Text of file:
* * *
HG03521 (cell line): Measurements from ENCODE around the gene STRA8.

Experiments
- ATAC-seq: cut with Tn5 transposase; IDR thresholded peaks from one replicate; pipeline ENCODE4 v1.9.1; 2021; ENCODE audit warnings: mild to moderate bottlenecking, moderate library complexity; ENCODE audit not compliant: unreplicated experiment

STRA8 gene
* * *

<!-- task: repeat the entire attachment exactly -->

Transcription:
HG03521 (cell line): Measurements from ENCODE around the gene STRA8.

Experiments
- ATAC-seq: cut with Tn5 transposase; IDR thresholded peaks from one replicate; pipeline ENCODE4 v1.9.1; 2021; ENCODE audit warnings: mild to moderate bottlenecking, moderate library complexity; ENCODE audit not compliant: unreplicated experiment

STRA8 gene